Quantitative and qualitative initial validation of the accountable talk questionnaire

Ayelet Kofman Talmy, Nira Mashal

Research output: Contribution to journalArticlepeer-review

Abstract

Introduction: Accountable Talk (AT) has been extensively studied as a tool for improving argumentation and respectful discourse. While several research tools exist for evaluating AT, as of yet there no self-report assessment tool to measure AT directly, on a large-scale basis, and without significant costs. The aim of the current study was to develop and provide initial validation for a self-report AT questionnaire (ATQ). Methods: One hundred students aged 11–12 years participated in the study. Exploratory Factor Analysis, content validity, and test- retest reliability were assessed. 50 students were also randomly assigned to the qualitative part of the study. These students were recorded while discussing in small groups a topic provided by the experimenter (animal research). The qualitative data was coded and then correlated with the quantitative data obtained from the self-report questionnaire. Results: The results indicated that a 12-items questionnaire can reliably assess three separate and independent qualities of AT: accountability to a learning community, accountability to rigorous thinking, and accountability to accurate knowledge. The reliability of the ATQ was high with α = 0.80. The Test-retest reliability was assessed at two time points separated by a 3-week interval with Pearson correlation. Excellent correlations (r > 0.98) between the ATQ scores were found. The correlation coefficients between the three components of the self-reported ATQ and the observed data obtained from the group discussions were significant positive medium-high. Discussion: We have shown that a concise 12-item questionnaire can assess the three main components of Accountable Talk within the framework of respectful discourse. The questionnaire showed good reliability and structural validity, with weak correlations between sub-topics supporting the distinction between different aspects of Accountable Talk. We suggest that the ATQ can be used to evaluate the effectiveness of intervention programs aiming to improve students' acquisition of Accountable Talk skills.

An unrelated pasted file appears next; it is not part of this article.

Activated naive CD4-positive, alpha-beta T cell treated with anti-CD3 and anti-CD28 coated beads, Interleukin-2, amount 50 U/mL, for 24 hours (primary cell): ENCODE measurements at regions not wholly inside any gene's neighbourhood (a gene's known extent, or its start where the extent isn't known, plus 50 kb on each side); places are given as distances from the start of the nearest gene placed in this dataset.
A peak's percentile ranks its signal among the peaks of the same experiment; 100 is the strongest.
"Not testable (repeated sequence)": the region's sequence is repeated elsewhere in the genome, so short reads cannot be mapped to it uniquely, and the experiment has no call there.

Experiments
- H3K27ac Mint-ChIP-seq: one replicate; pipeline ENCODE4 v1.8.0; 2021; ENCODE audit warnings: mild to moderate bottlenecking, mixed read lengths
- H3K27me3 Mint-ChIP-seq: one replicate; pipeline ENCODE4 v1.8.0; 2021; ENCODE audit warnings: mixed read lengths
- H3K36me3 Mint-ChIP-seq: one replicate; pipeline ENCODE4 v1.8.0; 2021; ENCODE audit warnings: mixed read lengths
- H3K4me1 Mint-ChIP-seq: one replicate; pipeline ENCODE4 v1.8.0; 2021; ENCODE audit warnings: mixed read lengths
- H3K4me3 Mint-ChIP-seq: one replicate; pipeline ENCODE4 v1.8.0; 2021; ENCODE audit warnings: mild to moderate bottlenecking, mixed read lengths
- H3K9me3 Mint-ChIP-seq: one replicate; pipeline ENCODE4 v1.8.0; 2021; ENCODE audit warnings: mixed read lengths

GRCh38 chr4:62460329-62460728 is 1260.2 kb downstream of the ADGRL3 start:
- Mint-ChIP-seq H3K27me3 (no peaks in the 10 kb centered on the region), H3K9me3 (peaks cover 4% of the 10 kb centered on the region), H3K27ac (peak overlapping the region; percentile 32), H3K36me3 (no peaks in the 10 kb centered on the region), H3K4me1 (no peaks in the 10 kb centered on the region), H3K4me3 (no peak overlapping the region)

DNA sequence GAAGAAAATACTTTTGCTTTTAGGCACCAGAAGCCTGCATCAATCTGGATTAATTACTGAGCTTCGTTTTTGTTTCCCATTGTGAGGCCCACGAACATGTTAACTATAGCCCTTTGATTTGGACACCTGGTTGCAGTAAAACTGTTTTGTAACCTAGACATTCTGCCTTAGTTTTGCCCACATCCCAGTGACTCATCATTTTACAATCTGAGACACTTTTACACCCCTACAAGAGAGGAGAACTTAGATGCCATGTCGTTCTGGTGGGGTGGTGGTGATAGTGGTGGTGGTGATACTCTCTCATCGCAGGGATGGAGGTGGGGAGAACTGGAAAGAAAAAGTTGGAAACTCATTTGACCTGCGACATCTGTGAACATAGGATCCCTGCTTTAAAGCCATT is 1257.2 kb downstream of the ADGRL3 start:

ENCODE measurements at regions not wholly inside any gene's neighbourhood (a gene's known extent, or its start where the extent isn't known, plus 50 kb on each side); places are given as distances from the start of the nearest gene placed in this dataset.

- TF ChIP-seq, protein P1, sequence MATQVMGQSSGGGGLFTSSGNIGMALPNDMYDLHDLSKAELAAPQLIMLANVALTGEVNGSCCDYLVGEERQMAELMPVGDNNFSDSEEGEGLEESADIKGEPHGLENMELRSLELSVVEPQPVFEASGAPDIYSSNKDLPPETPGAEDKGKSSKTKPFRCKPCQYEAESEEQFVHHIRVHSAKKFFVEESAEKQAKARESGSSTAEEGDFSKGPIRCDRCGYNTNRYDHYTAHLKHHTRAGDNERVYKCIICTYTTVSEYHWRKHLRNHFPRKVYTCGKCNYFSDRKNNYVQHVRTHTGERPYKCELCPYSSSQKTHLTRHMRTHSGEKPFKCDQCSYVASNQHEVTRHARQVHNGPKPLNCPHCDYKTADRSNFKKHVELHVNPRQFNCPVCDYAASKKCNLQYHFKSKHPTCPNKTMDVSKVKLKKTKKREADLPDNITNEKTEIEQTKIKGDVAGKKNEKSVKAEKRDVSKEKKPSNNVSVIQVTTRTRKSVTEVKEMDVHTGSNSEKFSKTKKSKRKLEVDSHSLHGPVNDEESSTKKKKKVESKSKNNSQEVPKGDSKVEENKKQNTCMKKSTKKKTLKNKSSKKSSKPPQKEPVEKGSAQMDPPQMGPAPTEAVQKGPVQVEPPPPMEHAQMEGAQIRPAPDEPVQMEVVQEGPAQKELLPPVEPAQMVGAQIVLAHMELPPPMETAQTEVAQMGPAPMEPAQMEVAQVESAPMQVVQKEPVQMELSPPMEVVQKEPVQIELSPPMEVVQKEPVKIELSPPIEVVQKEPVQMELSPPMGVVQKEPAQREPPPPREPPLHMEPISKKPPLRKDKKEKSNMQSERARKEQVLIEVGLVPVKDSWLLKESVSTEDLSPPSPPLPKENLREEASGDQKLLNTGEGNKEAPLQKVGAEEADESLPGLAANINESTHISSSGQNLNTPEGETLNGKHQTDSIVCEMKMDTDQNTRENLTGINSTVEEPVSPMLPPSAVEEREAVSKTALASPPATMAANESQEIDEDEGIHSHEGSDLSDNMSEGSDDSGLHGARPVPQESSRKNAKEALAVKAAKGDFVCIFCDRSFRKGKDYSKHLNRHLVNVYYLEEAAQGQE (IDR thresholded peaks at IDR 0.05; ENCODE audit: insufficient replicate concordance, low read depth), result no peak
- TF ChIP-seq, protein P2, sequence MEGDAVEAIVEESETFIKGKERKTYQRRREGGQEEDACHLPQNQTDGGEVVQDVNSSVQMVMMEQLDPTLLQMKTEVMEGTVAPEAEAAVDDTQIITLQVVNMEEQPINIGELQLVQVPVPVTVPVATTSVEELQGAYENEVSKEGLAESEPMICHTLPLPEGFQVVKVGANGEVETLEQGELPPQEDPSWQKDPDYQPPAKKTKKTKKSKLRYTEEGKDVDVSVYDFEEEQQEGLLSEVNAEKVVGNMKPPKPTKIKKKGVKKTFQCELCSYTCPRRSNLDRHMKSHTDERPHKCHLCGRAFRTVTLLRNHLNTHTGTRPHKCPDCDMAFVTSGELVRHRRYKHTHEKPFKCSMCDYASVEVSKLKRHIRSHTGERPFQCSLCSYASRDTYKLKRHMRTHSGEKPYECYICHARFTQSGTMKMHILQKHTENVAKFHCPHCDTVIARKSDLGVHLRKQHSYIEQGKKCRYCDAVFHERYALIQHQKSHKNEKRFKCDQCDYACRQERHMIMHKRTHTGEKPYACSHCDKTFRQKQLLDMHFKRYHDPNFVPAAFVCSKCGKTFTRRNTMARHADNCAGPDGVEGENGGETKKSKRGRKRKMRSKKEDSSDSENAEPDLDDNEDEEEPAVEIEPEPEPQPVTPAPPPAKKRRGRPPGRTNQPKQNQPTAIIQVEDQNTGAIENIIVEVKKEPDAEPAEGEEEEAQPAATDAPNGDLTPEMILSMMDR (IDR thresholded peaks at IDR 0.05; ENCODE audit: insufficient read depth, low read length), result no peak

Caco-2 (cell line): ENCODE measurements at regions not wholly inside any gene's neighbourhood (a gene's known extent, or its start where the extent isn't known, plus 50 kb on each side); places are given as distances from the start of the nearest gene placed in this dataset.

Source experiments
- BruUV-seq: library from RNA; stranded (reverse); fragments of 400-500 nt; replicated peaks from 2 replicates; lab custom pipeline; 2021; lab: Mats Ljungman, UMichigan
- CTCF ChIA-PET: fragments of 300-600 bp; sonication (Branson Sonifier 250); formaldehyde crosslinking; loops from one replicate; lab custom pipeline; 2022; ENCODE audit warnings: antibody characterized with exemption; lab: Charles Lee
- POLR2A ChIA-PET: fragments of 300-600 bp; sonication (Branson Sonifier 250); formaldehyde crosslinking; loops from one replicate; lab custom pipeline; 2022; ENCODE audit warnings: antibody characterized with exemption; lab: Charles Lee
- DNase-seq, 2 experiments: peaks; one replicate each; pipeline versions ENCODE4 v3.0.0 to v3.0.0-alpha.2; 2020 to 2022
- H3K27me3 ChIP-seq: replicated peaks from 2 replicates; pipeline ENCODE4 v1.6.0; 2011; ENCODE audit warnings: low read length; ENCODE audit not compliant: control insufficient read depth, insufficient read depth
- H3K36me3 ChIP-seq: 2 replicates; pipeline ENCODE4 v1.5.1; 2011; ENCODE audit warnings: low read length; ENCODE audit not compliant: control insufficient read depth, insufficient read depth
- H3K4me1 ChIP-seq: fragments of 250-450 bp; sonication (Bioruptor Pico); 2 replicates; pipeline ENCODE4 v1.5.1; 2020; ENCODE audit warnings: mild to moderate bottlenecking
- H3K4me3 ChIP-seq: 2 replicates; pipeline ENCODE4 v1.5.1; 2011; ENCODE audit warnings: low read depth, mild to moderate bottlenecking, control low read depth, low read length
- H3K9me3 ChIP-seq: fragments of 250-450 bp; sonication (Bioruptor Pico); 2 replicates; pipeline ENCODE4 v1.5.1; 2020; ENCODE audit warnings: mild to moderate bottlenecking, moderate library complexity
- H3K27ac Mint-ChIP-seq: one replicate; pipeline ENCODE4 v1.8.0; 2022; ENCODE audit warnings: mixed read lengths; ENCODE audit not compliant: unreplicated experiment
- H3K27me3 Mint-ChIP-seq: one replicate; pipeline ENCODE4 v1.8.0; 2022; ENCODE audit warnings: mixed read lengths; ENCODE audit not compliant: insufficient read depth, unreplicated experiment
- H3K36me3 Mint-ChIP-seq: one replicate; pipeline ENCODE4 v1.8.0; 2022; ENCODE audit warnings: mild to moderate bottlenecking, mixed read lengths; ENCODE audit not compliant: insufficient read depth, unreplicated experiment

Original languageEnglish
Article number1182439
JournalFrontiers in Communication
Volume8
DOIs
StatePublished - 2023

Keywords

  • accountable talk
  • argumentation
  • assessment tool
  • respectful discourse
  • self-report questionnaire

All Science Journal Classification (ASJC) codes

  • Communication
  • Social Sciences (miscellaneous)

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